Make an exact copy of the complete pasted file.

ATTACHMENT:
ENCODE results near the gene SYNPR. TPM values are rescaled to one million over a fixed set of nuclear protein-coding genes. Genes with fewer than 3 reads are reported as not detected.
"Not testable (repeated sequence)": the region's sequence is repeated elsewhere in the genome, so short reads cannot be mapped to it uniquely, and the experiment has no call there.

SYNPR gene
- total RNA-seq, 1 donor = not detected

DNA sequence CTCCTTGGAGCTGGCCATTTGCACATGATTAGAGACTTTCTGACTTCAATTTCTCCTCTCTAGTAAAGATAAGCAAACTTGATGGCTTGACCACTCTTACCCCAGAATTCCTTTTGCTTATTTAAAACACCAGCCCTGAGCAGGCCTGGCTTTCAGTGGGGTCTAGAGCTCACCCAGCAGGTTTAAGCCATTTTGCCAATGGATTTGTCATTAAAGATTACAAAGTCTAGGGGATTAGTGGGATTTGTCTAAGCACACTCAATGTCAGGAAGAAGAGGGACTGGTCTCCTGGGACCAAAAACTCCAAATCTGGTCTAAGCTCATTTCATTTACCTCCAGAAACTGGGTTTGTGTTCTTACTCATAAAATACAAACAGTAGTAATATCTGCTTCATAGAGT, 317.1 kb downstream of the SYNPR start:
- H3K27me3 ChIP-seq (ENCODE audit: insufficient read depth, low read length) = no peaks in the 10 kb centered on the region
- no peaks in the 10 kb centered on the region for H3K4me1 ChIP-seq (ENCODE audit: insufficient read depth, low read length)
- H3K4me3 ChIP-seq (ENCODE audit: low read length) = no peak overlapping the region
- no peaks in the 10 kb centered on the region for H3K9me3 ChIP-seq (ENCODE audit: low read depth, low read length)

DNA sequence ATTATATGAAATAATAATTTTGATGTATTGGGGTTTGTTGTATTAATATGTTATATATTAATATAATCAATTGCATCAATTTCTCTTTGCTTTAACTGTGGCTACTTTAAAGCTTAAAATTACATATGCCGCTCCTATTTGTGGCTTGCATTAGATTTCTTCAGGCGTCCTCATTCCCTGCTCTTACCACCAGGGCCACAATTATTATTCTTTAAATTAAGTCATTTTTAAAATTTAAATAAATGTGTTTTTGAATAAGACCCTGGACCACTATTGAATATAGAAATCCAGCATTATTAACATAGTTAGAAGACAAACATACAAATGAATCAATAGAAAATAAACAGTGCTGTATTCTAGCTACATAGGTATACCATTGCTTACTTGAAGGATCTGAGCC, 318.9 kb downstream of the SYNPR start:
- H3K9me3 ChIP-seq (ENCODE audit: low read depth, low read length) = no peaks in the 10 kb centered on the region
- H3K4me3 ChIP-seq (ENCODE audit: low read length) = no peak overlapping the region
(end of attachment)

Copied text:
ENCODE results near the gene SYNPR. TPM values are rescaled to one million over a fixed set of nuclear protein-coding genes. Genes with fewer than 3 reads are reported as not detected.
"Not testable (repeated sequence)": the region's sequence is repeated elsewhere in the genome, so short reads cannot be mapped to it uniquely, and the experiment has no call there.

SYNPR gene
- total RNA-seq, 1 donor = not detected

DNA sequence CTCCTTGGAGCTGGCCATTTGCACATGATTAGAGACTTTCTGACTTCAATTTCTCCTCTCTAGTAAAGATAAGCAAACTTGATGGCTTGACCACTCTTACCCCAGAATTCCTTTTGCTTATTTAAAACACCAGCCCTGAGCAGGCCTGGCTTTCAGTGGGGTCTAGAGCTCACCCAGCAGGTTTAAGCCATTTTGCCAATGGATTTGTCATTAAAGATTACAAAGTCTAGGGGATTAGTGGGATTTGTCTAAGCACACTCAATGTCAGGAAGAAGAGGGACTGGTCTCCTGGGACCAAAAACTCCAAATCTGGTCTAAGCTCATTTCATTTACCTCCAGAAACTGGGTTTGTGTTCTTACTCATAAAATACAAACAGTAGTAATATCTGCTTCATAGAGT, 317.1 kb downstream of the SYNPR start:
- H3K27me3 ChIP-seq (ENCODE audit: insufficient read depth, low read length) = no peaks in the 10 kb centered on the region
- no peaks in the 10 kb centered on the region for H3K4me1 ChIP-seq (ENCODE audit: insufficient read depth, low read length)
- H3K4me3 ChIP-seq (ENCODE audit: low read length) = no peak overlapping the region
- no peaks in the 10 kb centered on the region for H3K9me3 ChIP-seq (ENCODE audit: low read depth, low read length)

DNA sequence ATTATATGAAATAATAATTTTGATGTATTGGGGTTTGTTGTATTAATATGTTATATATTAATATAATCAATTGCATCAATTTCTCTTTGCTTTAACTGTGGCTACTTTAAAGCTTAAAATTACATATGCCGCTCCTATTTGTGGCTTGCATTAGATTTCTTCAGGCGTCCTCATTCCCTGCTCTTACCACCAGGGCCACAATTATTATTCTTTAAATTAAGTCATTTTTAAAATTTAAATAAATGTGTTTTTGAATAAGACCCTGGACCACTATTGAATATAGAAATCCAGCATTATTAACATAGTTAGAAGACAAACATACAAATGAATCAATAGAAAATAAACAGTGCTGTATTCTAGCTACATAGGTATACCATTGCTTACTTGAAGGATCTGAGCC, 318.9 kb downstream of the SYNPR start:
- H3K9me3 ChIP-seq (ENCODE audit: low read depth, low read length) = no peaks in the 10 kb centered on the region
- H3K4me3 ChIP-seq (ENCODE audit: low read length) = no peak overlapping the region